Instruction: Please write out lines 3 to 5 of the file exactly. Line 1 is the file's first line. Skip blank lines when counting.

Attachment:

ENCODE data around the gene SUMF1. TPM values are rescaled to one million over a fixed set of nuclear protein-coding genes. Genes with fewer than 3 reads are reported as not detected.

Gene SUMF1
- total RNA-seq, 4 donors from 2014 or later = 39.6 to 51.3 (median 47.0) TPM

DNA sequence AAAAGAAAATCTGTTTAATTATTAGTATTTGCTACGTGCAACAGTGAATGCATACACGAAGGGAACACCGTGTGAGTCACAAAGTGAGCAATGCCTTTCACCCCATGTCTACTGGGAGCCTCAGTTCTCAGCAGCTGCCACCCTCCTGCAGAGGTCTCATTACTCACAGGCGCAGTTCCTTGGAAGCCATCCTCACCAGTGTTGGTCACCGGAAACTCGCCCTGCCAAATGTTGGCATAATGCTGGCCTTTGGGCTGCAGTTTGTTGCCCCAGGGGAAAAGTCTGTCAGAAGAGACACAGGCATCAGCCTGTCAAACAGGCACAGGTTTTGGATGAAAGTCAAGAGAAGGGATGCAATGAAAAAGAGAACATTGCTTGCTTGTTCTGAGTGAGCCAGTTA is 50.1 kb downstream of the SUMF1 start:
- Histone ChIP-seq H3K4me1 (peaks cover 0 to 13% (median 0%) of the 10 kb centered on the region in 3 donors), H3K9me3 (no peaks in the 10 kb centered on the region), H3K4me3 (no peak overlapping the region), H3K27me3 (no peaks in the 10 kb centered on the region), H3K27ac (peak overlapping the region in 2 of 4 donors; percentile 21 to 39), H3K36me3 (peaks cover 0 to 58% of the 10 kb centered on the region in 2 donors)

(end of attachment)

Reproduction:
- total RNA-seq, 4 donors from 2014 or later = 39.6 to 51.3 (median 47.0) TPM

DNA sequence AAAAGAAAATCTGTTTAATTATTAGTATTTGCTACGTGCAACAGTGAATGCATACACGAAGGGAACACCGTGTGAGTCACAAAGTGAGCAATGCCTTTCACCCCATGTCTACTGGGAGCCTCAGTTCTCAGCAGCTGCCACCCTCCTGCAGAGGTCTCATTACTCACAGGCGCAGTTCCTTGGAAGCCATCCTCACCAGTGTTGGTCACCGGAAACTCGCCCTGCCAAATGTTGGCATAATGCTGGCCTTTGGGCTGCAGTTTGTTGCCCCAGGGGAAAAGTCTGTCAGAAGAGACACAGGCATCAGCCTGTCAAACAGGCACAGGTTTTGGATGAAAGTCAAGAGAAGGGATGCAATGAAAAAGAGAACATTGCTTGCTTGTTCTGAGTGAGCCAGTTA is 50.1 kb downstream of the SUMF1 start:
- Histone ChIP-seq H3K4me1 (peaks cover 0 to 13% (median 0%) of the 10 kb centered on the region in 3 donors), H3K9me3 (no peaks in the 10 kb centered on the region), H3K4me3 (no peak overlapping the region), H3K27me3 (no peaks in the 10 kb centered on the region), H3K27ac (peak overlapping the region in 2 of 4 donors; percentile 21 to 39), H3K36me3 (peaks cover 0 to 58% of the 10 kb centered on the region in 2 donors)